Tag Archives: aviation

The curious case of N9GY

Taken without permission from Photobucket. Click for original.

Taken without permission from Photobucket. Click for original.

Back in July, Venezuelan General Hugo “Pollo” Carvajal arrived in Aruba by plane to take up his new position as a diplomat on the Caribbean island nation. Instead of going to a plush office to stamp visas, he was sent to jail for potential extradition to the USA on a freshly unsealed indictment for drug charges. Over the next few days, Venezuela reportedly did whatever it could to get Carvajal back, including raising the threat of military action. Carvajal was eventually freed, made persona non grata in Aruba, and sent home.

As I wrote at the time, one of the oddest parts of the whole affair was the widespread rumor that the plane that ferried Carvajal to Aruba had tail number N9GY. That plane is registered to a Delaware company called Global Air Services Corp. According to a record filed with the Texas secretary of state, Global Air Services Corp. is ultimately part of the far-flung corporate empire of Venezuela-American oilfield supply impresario Roberto Rincón.

César Batiz wrote a long, fascinating profile of Rincón over the weekend in Armando.Info, a relatively new Venezuelan investigative reporting outfit. I helped with the story, mostly gathering information on Rincón’s Texas companies and planes. There is one very curious piece of this that you, dear reader, may be able to help explain.

Plane owners can keep their real-time flight records off of websites like FlightAware.com by filing a confidentiality request with the US Federal Aviation Administration. However, flight records are still public documents. We filed a Freedom of Information Act request to the FAA to get flight records for N9GY. Here’s what we got for the dates in question:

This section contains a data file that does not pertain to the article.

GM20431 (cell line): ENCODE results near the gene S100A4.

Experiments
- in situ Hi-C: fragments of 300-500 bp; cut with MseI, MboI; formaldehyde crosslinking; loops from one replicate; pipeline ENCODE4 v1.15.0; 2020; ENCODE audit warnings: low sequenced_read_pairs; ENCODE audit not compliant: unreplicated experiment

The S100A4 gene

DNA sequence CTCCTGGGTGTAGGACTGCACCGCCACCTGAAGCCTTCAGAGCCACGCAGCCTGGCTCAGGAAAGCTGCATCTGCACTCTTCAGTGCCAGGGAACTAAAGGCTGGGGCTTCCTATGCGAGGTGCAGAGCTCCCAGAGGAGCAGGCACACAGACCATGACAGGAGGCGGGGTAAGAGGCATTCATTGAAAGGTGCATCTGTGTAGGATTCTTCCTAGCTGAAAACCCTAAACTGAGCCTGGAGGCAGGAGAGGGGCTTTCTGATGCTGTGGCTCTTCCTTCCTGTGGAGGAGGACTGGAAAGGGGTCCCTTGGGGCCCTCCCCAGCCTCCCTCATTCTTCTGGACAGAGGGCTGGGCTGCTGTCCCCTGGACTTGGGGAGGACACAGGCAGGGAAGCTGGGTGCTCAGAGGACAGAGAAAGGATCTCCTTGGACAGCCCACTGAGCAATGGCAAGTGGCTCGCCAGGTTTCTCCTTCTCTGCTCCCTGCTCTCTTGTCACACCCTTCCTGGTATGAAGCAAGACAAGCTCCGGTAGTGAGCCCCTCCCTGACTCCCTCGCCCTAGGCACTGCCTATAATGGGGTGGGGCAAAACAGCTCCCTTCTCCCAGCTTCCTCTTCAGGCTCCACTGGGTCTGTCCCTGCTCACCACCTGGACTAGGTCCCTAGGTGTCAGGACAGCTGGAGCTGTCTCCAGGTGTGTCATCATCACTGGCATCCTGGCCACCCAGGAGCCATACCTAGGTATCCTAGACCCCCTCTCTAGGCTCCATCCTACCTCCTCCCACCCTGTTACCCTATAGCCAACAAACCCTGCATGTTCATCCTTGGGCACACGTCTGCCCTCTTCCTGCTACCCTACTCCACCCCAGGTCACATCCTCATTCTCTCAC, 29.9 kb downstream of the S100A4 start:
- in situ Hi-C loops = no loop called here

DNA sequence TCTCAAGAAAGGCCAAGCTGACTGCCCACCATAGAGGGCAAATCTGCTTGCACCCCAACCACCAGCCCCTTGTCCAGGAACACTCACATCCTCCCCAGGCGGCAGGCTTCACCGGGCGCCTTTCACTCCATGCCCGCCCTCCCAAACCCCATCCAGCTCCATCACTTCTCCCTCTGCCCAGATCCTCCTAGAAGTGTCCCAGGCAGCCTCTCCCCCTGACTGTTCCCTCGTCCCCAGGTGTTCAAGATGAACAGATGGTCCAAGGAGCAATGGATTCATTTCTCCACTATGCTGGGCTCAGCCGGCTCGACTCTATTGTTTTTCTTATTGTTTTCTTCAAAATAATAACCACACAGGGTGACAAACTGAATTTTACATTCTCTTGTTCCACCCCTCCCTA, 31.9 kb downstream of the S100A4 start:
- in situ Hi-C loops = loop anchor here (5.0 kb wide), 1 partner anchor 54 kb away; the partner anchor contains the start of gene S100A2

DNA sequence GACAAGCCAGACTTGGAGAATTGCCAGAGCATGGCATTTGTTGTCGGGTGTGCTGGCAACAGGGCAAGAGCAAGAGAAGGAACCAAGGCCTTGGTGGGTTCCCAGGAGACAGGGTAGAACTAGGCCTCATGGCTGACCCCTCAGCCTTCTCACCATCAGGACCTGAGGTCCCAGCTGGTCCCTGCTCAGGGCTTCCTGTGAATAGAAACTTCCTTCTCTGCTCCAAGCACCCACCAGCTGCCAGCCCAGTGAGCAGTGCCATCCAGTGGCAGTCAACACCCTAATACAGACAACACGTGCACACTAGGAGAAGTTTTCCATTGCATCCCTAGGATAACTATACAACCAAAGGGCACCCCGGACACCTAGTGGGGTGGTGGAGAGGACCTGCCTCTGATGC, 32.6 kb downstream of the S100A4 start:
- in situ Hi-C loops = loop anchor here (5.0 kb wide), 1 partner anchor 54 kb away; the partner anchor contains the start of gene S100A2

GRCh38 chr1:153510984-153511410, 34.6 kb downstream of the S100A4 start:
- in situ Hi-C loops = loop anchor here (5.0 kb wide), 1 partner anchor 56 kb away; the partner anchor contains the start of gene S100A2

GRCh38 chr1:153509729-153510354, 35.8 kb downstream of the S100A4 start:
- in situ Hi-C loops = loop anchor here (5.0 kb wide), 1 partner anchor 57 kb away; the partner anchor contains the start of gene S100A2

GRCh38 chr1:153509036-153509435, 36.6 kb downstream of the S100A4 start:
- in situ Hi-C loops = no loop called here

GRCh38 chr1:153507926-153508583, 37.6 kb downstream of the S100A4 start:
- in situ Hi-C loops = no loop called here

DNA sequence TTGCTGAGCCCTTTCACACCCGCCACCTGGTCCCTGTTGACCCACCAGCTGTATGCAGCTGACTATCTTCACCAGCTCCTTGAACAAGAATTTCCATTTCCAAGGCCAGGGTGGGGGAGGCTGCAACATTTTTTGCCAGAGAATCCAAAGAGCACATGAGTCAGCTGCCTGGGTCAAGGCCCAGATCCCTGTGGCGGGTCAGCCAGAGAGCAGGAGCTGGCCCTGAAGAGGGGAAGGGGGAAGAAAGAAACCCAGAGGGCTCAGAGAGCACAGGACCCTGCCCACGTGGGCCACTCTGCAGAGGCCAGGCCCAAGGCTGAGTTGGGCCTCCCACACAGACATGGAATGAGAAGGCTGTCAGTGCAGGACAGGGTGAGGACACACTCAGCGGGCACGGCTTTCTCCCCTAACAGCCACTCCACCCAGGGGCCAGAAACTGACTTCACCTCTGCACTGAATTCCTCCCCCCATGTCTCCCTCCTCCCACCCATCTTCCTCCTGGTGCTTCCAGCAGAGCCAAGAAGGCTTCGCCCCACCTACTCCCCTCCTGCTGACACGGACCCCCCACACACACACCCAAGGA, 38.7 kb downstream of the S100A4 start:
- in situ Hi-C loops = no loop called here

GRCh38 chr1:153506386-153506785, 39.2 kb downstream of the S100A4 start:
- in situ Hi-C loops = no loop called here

Screen Shot 2014-11-23 at 10.10.19 PM

As you can see, the records show the plane arriving at Orlando July 18 and not leaving again until August 5. But we have people around the Caribbean claiming to have seen that plane during that period. And then, on August 6, the plane got to Merritt Island, without ever registering a flight to get there.

So what happened? Can someone in the aviation world help explain this to me?

Oil notes from around South America

You have no idea how many half-written blog posts I have in my stack. Not going to publish before their time. But here are a few interesting things to keep you busy:

Flooding in the Neuquén province of Argentina is causing problems for the local oil industry, including a truck stuck in a washout and a spill of crude oil and produced water.

El Cartel Negro is a remarkable investigation of how organized crime dominates Pemex, Mexico’s state oil company. The book is now available at Amazon and other on-line vendors. I’m reading it, I’ll try and review it at some point.

Colombian oil drilling is being blamed (passive mood quite intentional, I don’t know who’s behind this campaign) for a drought in Casanare. I have no idea if there’s anything to these accusations, but I have written before about how oil drilling in the Colombian llanos is really water drilling with a bit of oil mixed in.

Cuba is using Dassault Falcons with Venezuelan registrations as presidential jets. I can’t find much info about who owns these

Speaking of PDVSA, the company is continuing to provide millions of dollars a year for a Formula 1 racing team. (Thanks SM for the heads-up on that.) Cash crunch, what cash crunch?

US Senator Marco Rubio has been making a stink about Venezuela as a human rights violator, and threatening to revoke visitor visas for some government figures. He also says the US shouldn’t impose sanctions on Venezuelan oil.

Rebecca Solnit gives the very big picture on how the oil industry is a giant case of institutional violence.

If you want little tidbits like this all the time, you should subscribe to my Twitter feed. I may be off in the Great White North but I continue to track South American oil and energy.